Wildfires in the Maui region of Hawaii are being fueled by the growth of nonnative grasses on farmland that used to grow pineapple and other crops, according to the San Francisco Chronicle.
Much of the town of Lahaina on the island of Maui was destroyed on Wednesday when hurricane winds from Dora offshore caused an already-ignited blaze to spread much faster than usual.
Eighty people have been confirmed dead in the wildfires, and 1000 more are reported to be missing in the area of the fires, so the death toll is expected to rise.
"Since the 1990s, the number of fires has been increasing alongside growth of invasive grasses, such as guinea grass, and shrubs on what were once sprawling plantations," the Chronicle reported. "The University of Hawaii’s Ecosystem Extension Program cites a more than threefold increase in burned acreage in recent decades, compared with the last century’s average."
“You pull agriculture off the land (and) it fills in with burnable fuels, and no one is doing anything about that,” [wildfire expert Clay] Trauernicht said.
It's a similar situation to California, where environmentalists thought they were helping matters by preventing forests from being cleared of underbrush and debris, but ironically, they actually made it worse because the debris makes wildfires spread faster.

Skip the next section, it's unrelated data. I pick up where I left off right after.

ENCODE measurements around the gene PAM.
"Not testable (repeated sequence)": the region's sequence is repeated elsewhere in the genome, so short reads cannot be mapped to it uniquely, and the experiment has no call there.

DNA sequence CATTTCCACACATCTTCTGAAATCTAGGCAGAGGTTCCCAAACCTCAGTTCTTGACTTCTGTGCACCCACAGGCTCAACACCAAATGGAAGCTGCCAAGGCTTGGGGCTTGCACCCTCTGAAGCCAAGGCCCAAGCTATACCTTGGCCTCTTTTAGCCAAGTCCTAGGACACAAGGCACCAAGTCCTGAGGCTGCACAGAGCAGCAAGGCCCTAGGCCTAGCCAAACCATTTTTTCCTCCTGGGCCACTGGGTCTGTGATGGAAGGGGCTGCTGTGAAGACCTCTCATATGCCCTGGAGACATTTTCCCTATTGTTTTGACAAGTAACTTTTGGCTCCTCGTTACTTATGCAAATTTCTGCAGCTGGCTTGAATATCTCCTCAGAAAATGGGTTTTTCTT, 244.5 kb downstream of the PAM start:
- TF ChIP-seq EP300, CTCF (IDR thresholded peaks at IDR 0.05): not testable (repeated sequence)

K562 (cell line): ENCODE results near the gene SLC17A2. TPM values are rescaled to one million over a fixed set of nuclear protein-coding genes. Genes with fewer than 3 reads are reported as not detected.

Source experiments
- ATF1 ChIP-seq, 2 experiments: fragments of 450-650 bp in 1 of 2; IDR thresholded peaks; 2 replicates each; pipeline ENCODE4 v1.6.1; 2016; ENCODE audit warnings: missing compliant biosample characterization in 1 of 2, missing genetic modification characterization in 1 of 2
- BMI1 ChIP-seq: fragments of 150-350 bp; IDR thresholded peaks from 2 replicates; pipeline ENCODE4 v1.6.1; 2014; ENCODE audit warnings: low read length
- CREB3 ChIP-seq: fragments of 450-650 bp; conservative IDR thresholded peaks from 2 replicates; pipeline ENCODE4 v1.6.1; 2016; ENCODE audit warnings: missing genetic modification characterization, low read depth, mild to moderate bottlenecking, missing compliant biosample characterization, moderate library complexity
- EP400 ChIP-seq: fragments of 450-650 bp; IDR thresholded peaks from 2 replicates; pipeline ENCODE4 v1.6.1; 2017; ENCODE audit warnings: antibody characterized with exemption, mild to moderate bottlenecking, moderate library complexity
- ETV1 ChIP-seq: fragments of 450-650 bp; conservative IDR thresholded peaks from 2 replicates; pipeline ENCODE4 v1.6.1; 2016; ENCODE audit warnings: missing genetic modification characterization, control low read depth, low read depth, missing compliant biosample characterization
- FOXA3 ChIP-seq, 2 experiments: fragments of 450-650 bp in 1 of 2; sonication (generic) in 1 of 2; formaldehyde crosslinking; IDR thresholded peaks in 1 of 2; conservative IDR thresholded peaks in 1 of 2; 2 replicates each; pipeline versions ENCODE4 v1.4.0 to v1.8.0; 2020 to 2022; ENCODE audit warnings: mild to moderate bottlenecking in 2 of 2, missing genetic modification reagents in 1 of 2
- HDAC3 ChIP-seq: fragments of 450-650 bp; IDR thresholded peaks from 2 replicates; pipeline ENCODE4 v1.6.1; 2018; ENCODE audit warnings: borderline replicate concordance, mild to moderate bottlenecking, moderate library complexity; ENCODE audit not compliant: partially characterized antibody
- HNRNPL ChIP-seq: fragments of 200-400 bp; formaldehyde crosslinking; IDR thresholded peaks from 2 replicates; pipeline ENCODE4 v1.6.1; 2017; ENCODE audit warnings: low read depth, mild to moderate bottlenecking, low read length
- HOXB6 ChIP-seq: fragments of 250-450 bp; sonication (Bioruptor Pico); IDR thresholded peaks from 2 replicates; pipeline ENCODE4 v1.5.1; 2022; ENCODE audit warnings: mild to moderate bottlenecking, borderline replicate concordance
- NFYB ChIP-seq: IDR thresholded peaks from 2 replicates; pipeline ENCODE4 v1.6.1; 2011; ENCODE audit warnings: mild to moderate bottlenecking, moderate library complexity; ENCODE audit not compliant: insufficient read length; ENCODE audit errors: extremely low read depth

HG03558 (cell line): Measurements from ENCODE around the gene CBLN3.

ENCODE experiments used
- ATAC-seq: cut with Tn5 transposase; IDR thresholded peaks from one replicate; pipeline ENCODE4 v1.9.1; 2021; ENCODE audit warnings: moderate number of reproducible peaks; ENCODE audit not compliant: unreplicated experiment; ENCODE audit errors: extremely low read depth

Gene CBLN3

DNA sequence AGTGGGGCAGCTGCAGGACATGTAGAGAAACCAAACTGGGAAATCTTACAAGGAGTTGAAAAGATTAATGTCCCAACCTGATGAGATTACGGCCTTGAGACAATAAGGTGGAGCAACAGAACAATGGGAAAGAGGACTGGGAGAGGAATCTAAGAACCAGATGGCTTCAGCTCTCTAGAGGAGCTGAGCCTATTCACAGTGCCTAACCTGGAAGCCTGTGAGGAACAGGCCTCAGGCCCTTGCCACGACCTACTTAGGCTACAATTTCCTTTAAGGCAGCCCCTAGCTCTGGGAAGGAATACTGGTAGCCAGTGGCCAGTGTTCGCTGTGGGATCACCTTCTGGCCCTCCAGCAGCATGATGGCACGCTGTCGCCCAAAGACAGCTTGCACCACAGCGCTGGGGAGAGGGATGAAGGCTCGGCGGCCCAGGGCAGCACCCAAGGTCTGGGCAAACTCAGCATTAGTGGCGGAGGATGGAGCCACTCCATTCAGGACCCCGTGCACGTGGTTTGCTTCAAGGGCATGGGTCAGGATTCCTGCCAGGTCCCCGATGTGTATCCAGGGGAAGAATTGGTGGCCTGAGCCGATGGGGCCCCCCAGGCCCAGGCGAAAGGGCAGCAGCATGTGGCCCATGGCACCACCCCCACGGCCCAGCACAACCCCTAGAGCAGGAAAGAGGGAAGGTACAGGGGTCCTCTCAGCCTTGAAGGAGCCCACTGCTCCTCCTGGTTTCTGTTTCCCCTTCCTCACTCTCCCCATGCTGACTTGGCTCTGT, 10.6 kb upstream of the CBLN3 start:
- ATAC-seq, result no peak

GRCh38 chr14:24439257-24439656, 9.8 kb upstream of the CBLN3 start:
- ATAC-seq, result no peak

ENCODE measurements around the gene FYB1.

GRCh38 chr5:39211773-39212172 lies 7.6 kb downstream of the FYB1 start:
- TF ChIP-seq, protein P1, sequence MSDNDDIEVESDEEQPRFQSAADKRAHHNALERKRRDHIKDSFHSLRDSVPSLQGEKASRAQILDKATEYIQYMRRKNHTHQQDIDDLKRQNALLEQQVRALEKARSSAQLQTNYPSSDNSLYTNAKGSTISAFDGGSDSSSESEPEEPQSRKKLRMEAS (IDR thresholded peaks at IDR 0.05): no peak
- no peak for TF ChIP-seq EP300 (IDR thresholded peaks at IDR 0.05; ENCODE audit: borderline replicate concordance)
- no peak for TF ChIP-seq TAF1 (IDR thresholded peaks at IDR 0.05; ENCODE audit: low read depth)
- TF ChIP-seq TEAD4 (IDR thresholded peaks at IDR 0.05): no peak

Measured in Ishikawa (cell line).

Of course, they blame it all on global warming, but most people with intimate knowledge of wildfires and even many in the public are aware of the real cause.
What started the fires on Maui is not yet known, but will be investigated once conditions allow it.
A total of 2,170 acres were burned by the fires, including 2,200 and some tourist areas.
As of Saturday, the Lahaina fire was reported to be 85% contained.
Pacific Disaster Center and Federal Emergency Management Agency has estimated the cost of rebuilding at $5.52 billion, a staggering amount.
Emergency sirens did not appear to have sounded when the fires encroached, and Hawaii Governor Josh Green said a "full review" would be done to figure out what happened.
He also said that telecommunications were down and firefighters were already dealing with other fires when the threat to Lahaina was greatest on Wednesday.
Teams have not gone into any of the burned buildings yet, and it's unclear how many more dead might be found inside them as fire descended on them with no warning due to these failures.